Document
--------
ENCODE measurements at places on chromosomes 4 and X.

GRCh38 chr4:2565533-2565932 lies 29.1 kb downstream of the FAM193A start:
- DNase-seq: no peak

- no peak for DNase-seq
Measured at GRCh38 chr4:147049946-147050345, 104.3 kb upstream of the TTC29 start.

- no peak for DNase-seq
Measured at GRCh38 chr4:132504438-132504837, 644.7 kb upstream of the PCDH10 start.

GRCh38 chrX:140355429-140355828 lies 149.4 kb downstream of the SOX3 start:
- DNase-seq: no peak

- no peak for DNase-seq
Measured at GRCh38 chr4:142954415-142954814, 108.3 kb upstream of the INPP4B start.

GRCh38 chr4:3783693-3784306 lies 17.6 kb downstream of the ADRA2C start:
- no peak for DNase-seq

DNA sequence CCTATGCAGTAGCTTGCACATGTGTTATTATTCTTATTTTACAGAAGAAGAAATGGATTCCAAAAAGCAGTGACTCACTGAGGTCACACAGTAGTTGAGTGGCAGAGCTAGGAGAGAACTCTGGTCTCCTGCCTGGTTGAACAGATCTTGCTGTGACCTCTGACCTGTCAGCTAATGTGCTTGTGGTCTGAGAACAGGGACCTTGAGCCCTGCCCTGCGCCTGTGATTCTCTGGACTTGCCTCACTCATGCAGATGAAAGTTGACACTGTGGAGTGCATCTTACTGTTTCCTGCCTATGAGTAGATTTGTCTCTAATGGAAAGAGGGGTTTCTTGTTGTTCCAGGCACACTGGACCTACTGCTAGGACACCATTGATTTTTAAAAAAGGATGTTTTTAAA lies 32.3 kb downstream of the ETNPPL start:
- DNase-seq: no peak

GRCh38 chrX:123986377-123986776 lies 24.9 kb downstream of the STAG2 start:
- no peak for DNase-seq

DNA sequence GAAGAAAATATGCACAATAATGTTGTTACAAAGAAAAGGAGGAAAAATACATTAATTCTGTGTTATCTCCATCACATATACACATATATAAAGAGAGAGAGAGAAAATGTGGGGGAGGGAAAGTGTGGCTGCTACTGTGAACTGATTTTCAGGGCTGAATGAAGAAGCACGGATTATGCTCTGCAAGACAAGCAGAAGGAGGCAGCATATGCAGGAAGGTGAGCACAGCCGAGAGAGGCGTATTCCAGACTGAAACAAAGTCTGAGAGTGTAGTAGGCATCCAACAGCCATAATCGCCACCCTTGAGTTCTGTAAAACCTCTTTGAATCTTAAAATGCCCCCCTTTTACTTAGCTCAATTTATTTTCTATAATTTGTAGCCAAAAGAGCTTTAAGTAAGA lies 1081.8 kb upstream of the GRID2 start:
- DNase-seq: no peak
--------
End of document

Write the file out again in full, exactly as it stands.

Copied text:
ENCODE measurements at places on chromosomes 4 and X.

GRCh38 chr4:2565533-2565932 lies 29.1 kb downstream of the FAM193A start:
- DNase-seq: no peak

- no peak for DNase-seq
Measured at GRCh38 chr4:147049946-147050345, 104.3 kb upstream of the TTC29 start.

- no peak for DNase-seq
Measured at GRCh38 chr4:132504438-132504837, 644.7 kb upstream of the PCDH10 start.

GRCh38 chrX:140355429-140355828 lies 149.4 kb downstream of the SOX3 start:
- DNase-seq: no peak

- no peak for DNase-seq
Measured at GRCh38 chr4:142954415-142954814, 108.3 kb upstream of the INPP4B start.

GRCh38 chr4:3783693-3784306 lies 17.6 kb downstream of the ADRA2C start:
- no peak for DNase-seq

DNA sequence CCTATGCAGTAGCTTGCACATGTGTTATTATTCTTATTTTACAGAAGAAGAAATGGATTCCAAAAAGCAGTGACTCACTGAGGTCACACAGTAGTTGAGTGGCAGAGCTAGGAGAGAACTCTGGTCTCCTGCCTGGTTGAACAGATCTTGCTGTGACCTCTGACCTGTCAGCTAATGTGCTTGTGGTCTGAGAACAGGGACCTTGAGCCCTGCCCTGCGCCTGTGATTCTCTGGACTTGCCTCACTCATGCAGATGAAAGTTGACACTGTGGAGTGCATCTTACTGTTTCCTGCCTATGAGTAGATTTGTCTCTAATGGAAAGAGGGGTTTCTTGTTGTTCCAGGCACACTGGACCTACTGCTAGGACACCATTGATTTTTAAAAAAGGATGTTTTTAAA lies 32.3 kb downstream of the ETNPPL start:
- DNase-seq: no peak

GRCh38 chrX:123986377-123986776 lies 24.9 kb downstream of the STAG2 start:
- no peak for DNase-seq

DNA sequence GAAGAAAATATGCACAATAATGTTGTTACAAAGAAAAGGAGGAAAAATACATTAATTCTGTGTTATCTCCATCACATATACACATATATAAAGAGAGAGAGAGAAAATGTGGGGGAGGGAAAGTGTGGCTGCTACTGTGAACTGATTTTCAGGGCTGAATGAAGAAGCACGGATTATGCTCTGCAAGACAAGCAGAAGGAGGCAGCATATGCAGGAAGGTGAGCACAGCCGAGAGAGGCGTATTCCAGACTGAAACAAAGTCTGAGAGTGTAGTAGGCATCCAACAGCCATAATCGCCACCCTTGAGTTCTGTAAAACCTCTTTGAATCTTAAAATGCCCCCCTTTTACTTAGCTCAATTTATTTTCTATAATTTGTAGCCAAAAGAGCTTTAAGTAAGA lies 1081.8 kb upstream of the GRID2 start:
- DNase-seq: no peak